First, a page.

Stemco unveils auto-deploying TrailerTail

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MISSISSAUGA, Ont. – Stemco has unveiled an aerodynamic TrailerTail that automatically deploys when a trailer reaches 55 km/h, and automatically stows away when the vehicle slows or shifts into reverse.

The timing of the announcement at the Truck World trade show seemed particularly relevant. Just a day before, panelists at the Canadian Fleet Maintenance Summit were discussing the cost of deployed tails that are damaged when backing into loading docks.

“It virtually eliminates the possibility for damage,” says Bill Power, national sales manager at Stemco. Of course, even without the automation, the average cost of maintaining a Trailer Tail is $13 per year in parts, he adds.

The automatically deploying feature is available on the SmartWay-certified TrailerTail Trident model, which consists of three panels that are three feet wide, and the capabilities can also be retrofitted on existing models.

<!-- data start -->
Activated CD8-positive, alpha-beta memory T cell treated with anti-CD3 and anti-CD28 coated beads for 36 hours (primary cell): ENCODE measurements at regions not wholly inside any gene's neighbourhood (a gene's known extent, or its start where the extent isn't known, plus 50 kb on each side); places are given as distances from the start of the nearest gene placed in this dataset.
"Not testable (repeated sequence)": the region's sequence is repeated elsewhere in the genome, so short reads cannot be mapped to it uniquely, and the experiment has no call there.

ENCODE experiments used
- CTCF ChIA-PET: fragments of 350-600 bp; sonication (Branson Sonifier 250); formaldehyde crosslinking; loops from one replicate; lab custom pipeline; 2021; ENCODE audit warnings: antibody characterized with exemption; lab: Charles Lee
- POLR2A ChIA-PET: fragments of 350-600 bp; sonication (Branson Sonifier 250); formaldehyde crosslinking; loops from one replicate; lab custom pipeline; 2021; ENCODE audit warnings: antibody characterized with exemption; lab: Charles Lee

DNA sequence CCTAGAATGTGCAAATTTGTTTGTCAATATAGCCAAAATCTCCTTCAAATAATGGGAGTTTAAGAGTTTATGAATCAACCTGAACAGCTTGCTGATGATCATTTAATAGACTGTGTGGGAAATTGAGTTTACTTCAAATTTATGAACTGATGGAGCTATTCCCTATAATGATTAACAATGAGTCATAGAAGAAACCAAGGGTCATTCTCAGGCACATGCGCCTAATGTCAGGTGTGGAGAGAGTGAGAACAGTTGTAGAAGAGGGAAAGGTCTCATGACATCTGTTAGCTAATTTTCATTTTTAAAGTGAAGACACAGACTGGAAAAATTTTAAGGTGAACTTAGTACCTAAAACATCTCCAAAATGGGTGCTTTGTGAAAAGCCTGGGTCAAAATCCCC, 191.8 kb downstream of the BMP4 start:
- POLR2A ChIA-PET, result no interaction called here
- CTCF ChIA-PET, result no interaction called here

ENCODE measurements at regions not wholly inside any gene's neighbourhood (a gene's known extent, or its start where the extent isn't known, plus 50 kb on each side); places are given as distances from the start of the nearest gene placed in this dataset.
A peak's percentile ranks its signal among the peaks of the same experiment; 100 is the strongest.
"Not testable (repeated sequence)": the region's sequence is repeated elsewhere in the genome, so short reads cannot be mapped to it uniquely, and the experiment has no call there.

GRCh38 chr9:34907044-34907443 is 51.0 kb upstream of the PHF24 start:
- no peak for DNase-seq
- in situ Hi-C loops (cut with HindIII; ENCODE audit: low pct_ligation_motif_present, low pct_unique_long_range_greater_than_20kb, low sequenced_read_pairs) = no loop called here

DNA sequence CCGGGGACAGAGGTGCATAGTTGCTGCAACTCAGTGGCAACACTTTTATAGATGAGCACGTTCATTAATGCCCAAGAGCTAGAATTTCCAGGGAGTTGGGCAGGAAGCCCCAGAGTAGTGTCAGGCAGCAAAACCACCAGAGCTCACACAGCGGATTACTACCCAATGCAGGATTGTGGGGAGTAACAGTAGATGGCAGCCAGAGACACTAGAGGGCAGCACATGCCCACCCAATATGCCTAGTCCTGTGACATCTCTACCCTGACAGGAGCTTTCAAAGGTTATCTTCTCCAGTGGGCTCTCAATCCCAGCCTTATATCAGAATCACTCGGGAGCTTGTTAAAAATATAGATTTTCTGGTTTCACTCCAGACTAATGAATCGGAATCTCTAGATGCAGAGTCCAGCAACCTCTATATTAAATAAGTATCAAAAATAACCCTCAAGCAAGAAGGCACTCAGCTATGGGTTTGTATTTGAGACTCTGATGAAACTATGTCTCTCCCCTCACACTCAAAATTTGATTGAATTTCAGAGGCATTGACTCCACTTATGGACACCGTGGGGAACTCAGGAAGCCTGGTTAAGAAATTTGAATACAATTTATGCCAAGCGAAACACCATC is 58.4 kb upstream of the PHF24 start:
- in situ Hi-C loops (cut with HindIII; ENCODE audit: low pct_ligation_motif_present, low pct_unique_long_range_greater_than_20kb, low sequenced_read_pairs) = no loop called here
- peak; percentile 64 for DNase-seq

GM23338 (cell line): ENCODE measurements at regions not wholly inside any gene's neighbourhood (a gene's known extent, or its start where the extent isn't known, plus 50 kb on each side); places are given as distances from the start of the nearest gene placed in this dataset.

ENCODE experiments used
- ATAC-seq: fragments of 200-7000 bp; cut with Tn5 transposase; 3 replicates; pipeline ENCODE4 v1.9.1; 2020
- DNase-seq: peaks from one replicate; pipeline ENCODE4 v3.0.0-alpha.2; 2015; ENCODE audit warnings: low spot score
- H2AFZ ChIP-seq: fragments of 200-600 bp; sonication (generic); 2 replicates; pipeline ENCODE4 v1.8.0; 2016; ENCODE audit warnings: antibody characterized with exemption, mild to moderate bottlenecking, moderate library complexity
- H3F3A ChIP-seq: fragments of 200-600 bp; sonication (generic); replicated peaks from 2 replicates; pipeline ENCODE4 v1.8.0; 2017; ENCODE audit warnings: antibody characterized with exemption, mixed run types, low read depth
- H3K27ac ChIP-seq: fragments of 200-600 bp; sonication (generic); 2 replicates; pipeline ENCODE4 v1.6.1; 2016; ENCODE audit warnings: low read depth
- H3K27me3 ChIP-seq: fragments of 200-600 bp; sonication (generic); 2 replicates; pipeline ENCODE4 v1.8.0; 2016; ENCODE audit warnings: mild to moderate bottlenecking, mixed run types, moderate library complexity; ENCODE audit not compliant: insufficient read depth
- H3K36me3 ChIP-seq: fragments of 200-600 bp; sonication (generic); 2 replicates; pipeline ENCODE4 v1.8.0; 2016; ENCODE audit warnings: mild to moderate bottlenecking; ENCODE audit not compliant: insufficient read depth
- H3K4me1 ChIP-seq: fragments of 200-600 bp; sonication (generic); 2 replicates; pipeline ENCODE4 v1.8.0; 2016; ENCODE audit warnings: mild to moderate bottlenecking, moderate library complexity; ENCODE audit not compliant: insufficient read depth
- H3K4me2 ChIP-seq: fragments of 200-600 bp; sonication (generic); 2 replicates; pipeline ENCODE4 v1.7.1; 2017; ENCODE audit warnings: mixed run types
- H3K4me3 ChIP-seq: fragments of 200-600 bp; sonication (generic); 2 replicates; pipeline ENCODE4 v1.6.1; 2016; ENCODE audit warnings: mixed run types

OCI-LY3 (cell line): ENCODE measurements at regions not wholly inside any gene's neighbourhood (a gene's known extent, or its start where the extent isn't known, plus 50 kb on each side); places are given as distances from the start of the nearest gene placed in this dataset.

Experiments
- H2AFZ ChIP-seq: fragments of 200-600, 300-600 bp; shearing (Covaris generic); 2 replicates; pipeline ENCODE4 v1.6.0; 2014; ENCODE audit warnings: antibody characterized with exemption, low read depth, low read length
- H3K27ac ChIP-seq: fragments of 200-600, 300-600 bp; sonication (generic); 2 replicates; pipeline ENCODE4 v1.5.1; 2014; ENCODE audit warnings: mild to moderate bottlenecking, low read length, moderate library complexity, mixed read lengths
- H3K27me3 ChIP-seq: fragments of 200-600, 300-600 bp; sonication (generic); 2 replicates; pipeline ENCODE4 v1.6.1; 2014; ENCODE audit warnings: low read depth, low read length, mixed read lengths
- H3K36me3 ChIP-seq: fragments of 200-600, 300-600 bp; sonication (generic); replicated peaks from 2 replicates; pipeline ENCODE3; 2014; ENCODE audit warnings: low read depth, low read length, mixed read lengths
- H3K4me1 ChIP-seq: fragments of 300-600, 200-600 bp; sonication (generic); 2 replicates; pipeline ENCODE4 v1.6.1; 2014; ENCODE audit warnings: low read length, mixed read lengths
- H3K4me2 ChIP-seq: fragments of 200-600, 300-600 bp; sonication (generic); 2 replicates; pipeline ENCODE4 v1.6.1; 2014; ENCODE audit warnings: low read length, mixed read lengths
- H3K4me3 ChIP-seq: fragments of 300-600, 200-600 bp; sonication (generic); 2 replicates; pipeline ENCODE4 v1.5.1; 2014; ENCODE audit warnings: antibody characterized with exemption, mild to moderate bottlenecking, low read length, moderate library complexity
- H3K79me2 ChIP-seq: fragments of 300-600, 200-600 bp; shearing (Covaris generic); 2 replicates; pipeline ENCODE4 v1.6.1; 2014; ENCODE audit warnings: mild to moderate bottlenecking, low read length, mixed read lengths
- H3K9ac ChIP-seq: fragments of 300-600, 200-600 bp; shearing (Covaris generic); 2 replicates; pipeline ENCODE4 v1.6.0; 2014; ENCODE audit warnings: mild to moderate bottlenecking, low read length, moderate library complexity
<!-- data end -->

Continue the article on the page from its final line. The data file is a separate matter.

It’s all activated by an air cylinder, and closed with a manual spring. On the lower right side there’s also a damper to ensure the TrailerTail will stay closed in high winds.

Speeds and direction are determined using Stemco’s wheel-mounted TracBat Aero speed sensor, which is based on electronic hubometers. And the all-important data is transmitted by an RF signal.

Stemco acquired AT Dynamics and TrailerTail in 2015, and more than 55,000 units have been sold in North America. In Canada, the devices are mounted on 4,800 units operated by 40 fleets – even though it’s only been a year since Quebec updated its weights and dimensions regulations to allow them.

“Now it’s coast to coast,” Power said of the updated rules. Only Alberta requires a special permit.

The Stemco TrailerTail Automatic has been tested in Canada for about two years, and about 100 units are already on the road.

The system will be broadly available in the third quarter of this year.


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John G. Smith is the editorial director of Newcom Media's trucking and supply chain publications -- including Today's Trucking,, TruckTech, Transport Routier, and Road Today. The award-winning journalist has covered the trucking industry since 1995.

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